Rudeck said the utility has a successful conservation program that routinely meets the state’s 2 percent annual requirement. And it continues to add renewables, including 400 megawatts of wind power from the Bison Wind Energy Center in North Dakota and a 250-megawatt purchase agreement from Manitoba Hydro.
The company is retiring a 75-megawatt coal unit at its Taconite Harbor facility and converting two 55-megawatt coal units at its Laskin Energy Center to a natural gas peaking plant.
Even if the company can continue to find more opportunities such as these to keep pace with Minnesota’s voluntary state goal of 80 percent carbon reductions by 2050, will that be enough to avoid extreme climate change?
While it is difficult to project the exact impact of rising carbon emissions, recent research suggests targets like Minnesota’s may be too hopeful.
In February, the journal Energy Policy published a paper by Netherlands researcher Michel den Elzen that concludes developed nations need to cut carbon emissions in half by 2020 to have a “medium chance” of preventing climate change’s worst impacts.
And in November, PricewaterhouseCoopers projected that in order to avoid jumping over the guardrail from uncomfortable to dangerous climate change, the global economy needs to cut its carbon intensity 5.1 percent every year from now until 2050. The average annual rate since 2000 has been 0.8 percent.
The United States has pledged to reduce carbon emissions 17 percent below 2005 levels by 2020. As of 2011, the country had achieved a 7 percent reduction (though that progress was aided by the recession). One way for the U.S. to meet its 2020 goal, according to PricewaterhouseCoopers: replace all coal-fired generation with natural gas, which emits significantly less carbon dioxide per unit of energy produced.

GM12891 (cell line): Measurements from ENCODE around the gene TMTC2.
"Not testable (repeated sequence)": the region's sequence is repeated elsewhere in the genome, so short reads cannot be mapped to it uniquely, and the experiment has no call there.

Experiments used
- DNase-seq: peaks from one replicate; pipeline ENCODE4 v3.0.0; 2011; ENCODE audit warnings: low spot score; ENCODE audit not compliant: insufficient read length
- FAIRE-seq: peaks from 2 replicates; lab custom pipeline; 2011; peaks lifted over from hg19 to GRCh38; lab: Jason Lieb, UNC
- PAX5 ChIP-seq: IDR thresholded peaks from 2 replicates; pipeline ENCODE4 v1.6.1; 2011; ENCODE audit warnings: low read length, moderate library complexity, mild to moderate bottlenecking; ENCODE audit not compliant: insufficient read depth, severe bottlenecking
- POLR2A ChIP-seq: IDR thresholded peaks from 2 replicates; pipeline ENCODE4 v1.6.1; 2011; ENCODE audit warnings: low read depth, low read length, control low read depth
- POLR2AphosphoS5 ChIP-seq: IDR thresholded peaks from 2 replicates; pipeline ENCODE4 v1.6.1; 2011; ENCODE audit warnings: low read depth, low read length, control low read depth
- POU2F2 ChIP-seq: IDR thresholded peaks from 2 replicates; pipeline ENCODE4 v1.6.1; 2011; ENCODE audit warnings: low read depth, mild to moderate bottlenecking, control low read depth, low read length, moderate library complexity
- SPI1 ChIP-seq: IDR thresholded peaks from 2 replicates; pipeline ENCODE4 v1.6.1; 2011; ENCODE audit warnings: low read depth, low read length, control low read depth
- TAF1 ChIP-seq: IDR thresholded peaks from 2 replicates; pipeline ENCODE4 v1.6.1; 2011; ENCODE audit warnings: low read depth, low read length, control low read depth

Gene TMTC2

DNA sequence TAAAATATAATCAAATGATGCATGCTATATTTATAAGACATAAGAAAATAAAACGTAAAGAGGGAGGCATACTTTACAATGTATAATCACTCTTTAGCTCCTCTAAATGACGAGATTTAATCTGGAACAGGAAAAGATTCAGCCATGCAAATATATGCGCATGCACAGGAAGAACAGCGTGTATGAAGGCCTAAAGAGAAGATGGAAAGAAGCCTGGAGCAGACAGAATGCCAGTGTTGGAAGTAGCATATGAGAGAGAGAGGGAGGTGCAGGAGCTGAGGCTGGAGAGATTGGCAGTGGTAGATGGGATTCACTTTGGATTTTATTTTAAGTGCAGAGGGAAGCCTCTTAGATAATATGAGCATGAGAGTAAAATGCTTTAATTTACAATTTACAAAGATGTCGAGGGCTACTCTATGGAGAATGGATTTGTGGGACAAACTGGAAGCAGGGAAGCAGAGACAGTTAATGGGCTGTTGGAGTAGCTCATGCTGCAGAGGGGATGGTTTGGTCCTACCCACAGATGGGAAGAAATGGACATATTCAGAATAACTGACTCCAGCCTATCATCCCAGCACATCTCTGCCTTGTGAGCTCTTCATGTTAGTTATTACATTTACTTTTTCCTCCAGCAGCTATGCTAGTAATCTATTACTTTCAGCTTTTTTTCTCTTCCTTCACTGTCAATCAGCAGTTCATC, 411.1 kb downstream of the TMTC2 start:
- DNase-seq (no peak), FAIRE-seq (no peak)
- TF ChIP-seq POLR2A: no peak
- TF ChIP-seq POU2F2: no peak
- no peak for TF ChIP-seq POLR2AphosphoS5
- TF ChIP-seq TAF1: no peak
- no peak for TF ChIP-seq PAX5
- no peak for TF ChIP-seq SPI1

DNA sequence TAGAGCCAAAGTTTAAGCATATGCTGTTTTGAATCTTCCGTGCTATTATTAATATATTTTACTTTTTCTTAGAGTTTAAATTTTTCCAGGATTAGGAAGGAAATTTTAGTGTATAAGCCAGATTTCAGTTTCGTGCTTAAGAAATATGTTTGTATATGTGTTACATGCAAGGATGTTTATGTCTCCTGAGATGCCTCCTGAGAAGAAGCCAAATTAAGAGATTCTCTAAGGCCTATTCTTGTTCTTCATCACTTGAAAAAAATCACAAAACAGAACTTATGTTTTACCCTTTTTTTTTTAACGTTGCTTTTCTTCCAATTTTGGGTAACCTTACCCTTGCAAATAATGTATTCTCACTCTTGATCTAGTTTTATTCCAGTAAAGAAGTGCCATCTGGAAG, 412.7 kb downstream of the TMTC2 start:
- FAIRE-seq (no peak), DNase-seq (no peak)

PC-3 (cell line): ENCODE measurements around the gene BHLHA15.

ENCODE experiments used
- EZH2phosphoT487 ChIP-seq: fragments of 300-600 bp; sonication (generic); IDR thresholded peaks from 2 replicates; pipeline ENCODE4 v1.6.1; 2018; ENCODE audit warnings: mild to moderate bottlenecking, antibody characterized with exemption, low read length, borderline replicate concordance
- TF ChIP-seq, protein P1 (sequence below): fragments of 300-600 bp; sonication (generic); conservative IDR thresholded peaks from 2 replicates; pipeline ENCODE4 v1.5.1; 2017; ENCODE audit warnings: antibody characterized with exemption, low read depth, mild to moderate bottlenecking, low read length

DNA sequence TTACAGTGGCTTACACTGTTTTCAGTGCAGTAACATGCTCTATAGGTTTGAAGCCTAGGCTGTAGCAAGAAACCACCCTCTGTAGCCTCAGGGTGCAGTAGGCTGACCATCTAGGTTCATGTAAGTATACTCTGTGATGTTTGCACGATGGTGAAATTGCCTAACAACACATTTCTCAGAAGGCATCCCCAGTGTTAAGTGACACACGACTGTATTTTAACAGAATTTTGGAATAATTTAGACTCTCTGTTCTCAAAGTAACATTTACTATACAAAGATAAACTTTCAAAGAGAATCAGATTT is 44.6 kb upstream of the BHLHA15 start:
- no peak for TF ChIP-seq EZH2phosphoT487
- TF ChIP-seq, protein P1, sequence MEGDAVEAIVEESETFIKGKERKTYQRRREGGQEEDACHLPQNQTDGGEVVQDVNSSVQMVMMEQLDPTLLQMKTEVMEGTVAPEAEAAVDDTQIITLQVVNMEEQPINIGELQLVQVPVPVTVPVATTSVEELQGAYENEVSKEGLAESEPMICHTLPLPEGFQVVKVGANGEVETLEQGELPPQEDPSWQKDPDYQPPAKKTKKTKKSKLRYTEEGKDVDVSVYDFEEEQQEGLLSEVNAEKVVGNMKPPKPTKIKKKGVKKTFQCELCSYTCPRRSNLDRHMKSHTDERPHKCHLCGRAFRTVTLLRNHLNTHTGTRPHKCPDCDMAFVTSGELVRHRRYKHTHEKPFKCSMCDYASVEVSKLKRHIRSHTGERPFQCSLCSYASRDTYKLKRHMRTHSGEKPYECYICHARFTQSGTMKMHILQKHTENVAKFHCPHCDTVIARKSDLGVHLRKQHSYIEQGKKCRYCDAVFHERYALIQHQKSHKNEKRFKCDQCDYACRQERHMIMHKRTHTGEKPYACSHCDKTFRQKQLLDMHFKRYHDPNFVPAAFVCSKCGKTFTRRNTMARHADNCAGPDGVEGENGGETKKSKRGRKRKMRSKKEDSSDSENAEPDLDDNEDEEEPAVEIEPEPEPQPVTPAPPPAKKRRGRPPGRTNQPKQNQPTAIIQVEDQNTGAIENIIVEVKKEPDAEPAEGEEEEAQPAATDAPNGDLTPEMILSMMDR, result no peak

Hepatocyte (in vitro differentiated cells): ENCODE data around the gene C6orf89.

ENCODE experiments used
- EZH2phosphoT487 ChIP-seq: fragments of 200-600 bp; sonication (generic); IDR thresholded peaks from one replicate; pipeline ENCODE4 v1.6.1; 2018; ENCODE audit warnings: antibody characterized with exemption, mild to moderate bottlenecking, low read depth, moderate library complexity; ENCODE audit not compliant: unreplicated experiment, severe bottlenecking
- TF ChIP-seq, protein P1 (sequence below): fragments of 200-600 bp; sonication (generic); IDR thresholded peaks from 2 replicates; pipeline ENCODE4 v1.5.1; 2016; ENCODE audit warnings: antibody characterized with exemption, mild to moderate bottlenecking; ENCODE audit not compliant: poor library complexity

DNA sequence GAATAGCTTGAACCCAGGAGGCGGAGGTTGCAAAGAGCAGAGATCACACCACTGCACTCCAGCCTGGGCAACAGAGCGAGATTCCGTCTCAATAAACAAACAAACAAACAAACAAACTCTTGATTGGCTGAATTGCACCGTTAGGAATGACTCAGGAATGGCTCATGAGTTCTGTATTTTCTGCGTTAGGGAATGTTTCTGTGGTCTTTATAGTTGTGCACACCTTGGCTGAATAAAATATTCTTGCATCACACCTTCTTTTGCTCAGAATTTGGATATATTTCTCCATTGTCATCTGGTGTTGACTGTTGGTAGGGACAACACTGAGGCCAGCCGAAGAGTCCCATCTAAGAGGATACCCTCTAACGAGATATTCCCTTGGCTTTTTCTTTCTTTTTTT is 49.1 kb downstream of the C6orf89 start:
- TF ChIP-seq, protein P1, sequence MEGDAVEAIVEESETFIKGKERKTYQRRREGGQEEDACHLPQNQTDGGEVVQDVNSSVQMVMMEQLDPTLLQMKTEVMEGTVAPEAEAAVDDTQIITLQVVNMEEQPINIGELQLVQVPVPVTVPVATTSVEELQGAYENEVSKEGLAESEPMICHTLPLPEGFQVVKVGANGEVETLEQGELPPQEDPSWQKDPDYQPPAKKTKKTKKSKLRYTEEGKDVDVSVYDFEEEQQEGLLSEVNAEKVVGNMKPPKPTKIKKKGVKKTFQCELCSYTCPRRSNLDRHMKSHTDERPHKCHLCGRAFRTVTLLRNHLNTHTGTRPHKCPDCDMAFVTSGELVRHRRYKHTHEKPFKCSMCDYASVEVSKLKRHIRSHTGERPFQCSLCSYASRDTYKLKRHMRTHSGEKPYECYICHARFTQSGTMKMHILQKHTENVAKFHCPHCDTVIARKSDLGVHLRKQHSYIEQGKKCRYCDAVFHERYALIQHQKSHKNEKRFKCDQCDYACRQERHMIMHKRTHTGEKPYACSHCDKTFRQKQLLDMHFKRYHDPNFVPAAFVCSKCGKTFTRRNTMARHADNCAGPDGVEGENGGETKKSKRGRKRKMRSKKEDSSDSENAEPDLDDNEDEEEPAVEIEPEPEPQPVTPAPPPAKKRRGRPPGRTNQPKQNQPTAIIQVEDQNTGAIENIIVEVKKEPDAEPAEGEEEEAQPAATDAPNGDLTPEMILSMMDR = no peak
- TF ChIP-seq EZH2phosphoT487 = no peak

Continuing to burn coal may not make these targets impossible, but it certainly makes them more difficult to hit.
“We are very concerned with what we call life-extension projects at coal plants,” said Beth Goodpaster, an attorney for the environmental groups intervening in the Boswell 4 case. “When you’re putting over $350 million into a coal-fired power plant, you are making it ever so much harder to … phase it out.”
‘We think that we have a better plan’
Goodpaster said they don’t believe Minnesota Power has fully evaluated all of the possible alternatives, such as replacing the unit with a mix of energy conservation, renewables, natural gas, and grid power purchases. Those it did consider were evaluated too narrowly, without considering health and environmental costs, she said.
Jessica Tritsch, an organizer for the Sierra Club’s Beyond Coal campaign, said Minnesota Power needs to study a broader range of alternatives that include things such as energy conservation, wind and solar power. “We’re not convinced Minnesota Power has fully studied those options.”